Buenos Aires: The Good, The Bad, A Life

Buenos Aires is a beautiful and busy busy place. Sometimes it’s maddening, with the traffic & Non-Stop car alarms, exhaust fumes and dog shit; but at other times — when sitting in a historic café, biking through the quiet streets, and sipping a cup of wine, for example — I am so happy I decided to move here to Buenos Aires, Argentina.

There’s a lot that’s endearing about Buenos Aires, and other things that irk me a lot. But can be an amazing city if you stop thinking it is a tango mecca, and it can be a horrible city when you breath in too deep or listen to your surroundings.

The city of Dogs, and Dog Poo.

It appears that every single person in Buenos Aires owns a dog. It is a wonderful land of dog-lover heaven.  But with Millions of dogs come similar amounts of dog poo. It’s everywhere, like little satanic piles attacking my pretty new shoes. It smells horrible, it gets over your shoes, and everybody is perfectly fine with this reality of the dog-shit city. The residents who are too busy or simply too lazy, fork over 120$ Pesos a month to dog walkers, who walk 5-15 dogs at a time around the city.  Although the city has a by-law requiring residents to pick up dog poo, this is not obeyed and their dogs poo everywhere – I am a dog lover til death due me part – but Is it REALLY that hard to pick up the poo and put it in the garbage cans that are on every street corner? VERDICT: STINKY FAIL

Dogwalkers in Buenos Aires

Yerba Mate: A Way of Life

Mate (pronounced mah-tay) is a type of loose green tea that is extremely energizing (aka high in caffeine) and brewed like tea. Some foreigners think it has some cocaine extract in it, but that is not true – it is simply an energizer. It’s charming to see people walking around with their thermos, mate cup and metal straw: in the park, on the subway, waiting for the bus. Mate is almost always shared with someone else because it is a social activity and offering mate to a stranger is not uncommon. Mate is a great pick-me-up, helps with hang-overs and there are hot water vending machines around the city to fill your thermos up. Mate has an incredibly strong flavor and is an acquired taste, but the more water you add, the weaker it gets, and can be appreciated more.  VERDICT: WIN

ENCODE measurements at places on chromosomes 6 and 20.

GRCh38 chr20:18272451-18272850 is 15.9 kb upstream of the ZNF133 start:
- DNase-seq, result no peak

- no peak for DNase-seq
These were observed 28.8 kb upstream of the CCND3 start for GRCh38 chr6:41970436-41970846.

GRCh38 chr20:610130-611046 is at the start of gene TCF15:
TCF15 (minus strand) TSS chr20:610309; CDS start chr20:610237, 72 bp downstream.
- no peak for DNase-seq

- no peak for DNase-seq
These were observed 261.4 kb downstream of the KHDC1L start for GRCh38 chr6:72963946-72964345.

Mate Cups and Straws!

The Kiss on the Cheek Greeting: Both Genders Welcome.

From my Canadian cultural perspective, where affection between men is expressed as a punch in the arm, it’s a civilized and intimate salutation. Please take note, uptight western cultures. Everybody is friendly, close, and warm. You greet everybody with a kiss on the check. This includes men. Men kiss each other of the cheek here as they would a female- it is a friendly gesture. For me – each day as I leave work, the security guard at the front gives me a hug and kiss, we converse in extremely broken Spanish (on my part) and it cheers me up daily to feel that connection to people you don’t feel daily in the Canadian culture of 12 inches distance at all times. VERDICT: WIN

Graffiti and Street art are Prevalent and Widespread.

There is a permissiveness and a type of celebration for street art here in Buenos Aires. The sides of buildings are urban canvases for all types of graffiti artists, providing colorful graphics to the eyes of locals and travelers. The only negative is that every building is not turned into art – some buildings are simply covered in hundreds of spray paint signatures which ruins the natural beauty of marble buildings. But when it is art – it is stunning. VERDICT: WIN